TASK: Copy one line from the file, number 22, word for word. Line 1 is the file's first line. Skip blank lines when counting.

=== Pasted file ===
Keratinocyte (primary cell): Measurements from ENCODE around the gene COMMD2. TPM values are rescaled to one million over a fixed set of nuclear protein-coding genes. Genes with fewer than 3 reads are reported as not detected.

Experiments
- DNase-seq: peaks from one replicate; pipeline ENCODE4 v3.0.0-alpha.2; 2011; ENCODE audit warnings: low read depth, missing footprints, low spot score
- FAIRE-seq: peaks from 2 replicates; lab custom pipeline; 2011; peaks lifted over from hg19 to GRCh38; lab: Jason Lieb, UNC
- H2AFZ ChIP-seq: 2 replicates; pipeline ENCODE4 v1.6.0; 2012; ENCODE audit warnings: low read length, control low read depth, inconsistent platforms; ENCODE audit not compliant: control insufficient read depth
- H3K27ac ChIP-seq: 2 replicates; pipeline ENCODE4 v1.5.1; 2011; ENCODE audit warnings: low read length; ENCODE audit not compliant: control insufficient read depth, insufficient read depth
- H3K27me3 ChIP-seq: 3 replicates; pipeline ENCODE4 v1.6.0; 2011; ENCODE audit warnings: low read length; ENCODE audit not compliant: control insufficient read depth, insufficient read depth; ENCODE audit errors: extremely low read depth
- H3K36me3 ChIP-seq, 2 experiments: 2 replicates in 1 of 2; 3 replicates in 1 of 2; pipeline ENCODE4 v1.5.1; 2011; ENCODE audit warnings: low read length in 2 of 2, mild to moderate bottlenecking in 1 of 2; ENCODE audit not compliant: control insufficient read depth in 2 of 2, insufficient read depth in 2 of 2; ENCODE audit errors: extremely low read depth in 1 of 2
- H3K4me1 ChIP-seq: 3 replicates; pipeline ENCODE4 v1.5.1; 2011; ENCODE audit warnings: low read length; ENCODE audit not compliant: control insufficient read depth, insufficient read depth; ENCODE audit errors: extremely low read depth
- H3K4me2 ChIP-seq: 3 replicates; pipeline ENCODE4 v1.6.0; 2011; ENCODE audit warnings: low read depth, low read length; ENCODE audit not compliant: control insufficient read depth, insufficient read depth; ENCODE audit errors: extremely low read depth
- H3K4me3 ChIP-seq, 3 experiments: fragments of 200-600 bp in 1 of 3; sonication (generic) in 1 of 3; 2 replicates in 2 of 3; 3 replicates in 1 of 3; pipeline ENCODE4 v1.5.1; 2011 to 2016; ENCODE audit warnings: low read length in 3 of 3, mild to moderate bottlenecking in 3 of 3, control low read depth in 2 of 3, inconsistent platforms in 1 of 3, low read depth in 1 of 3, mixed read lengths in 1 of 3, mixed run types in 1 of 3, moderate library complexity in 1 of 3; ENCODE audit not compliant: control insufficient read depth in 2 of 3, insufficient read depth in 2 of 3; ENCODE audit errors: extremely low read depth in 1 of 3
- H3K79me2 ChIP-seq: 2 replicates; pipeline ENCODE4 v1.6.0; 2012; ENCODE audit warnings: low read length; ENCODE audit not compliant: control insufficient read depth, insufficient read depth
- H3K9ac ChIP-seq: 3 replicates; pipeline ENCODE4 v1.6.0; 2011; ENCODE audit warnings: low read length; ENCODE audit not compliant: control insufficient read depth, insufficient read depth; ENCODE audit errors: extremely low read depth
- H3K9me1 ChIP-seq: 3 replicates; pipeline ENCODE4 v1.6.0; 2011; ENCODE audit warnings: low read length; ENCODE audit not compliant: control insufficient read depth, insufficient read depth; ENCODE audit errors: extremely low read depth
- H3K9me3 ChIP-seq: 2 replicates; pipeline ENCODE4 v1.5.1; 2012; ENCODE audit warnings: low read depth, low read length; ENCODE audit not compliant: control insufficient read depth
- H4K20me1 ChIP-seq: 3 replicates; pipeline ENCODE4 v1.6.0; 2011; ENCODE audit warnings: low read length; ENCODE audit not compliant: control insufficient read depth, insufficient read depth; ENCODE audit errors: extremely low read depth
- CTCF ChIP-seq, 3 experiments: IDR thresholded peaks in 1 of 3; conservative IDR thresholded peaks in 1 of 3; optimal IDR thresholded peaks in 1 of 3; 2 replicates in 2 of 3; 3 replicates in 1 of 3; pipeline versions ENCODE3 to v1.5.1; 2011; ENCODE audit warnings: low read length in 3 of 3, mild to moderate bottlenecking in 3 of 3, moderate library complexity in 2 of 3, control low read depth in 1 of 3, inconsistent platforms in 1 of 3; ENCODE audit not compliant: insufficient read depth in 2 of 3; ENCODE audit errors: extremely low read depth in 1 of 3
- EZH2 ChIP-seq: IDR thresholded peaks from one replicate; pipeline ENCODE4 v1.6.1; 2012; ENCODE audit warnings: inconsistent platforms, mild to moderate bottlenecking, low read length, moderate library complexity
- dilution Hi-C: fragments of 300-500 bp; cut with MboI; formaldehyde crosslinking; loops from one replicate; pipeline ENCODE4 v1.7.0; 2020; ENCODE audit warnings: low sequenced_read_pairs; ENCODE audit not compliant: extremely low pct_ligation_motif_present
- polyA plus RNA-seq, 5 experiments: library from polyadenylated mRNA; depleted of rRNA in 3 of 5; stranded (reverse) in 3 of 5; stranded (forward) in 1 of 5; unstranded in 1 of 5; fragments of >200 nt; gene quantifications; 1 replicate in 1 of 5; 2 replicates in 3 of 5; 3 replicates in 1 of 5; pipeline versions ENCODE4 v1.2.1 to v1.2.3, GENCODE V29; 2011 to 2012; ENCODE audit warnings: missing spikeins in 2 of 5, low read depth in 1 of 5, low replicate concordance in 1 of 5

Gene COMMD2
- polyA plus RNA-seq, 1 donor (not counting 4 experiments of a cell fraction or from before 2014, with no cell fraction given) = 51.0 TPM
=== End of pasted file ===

- polyA plus RNA-seq, 1 donor (not counting 4 experiments of a cell fraction or from before 2014, with no cell fraction given) = 51.0 TPM